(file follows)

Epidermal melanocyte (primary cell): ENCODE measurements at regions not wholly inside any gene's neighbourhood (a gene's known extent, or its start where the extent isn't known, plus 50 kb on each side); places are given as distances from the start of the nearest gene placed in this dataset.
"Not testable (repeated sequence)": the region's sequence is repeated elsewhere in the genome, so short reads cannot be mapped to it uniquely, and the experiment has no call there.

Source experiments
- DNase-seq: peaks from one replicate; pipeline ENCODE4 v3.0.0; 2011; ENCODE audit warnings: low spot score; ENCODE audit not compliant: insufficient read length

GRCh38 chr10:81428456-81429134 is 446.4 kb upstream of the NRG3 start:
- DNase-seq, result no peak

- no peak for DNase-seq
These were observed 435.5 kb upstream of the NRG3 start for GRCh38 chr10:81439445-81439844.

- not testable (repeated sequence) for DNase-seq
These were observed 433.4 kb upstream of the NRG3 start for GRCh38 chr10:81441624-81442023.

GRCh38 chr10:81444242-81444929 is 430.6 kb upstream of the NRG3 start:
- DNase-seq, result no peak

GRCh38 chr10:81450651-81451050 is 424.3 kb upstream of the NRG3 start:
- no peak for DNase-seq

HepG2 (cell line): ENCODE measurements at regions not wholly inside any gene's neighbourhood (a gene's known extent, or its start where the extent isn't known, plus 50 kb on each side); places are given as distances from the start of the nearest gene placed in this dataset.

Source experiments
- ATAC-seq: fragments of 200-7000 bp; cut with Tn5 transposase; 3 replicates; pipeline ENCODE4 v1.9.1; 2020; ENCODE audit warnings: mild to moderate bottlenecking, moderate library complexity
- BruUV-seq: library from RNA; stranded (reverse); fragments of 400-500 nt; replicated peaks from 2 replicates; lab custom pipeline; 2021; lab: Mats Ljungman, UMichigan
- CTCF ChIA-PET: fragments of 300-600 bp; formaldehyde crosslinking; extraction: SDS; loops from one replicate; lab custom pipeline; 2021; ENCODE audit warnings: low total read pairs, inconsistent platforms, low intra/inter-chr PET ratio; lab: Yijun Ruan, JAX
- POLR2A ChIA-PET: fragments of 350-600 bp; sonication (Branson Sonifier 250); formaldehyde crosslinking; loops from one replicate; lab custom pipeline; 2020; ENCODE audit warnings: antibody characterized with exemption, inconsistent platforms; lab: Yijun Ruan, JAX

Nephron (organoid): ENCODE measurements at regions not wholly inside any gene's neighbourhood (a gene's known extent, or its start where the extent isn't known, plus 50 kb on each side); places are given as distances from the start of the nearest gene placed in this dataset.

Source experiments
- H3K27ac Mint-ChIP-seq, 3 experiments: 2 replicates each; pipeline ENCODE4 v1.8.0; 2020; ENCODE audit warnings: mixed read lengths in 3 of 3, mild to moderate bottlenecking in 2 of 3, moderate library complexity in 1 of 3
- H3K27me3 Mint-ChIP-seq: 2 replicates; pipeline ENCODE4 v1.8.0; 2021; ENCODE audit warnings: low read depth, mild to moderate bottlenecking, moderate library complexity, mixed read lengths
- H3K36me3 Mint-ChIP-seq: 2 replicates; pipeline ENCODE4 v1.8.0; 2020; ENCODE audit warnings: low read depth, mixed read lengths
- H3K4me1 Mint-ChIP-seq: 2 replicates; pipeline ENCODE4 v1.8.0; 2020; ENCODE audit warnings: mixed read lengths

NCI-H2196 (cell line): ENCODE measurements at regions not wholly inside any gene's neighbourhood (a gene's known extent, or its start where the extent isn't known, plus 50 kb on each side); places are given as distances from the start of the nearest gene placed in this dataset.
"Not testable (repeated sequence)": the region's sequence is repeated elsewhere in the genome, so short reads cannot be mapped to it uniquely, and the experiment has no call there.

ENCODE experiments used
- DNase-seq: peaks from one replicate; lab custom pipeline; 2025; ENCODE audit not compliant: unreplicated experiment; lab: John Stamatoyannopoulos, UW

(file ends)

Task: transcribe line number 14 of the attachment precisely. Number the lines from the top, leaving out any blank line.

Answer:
- no peak for DNase-seq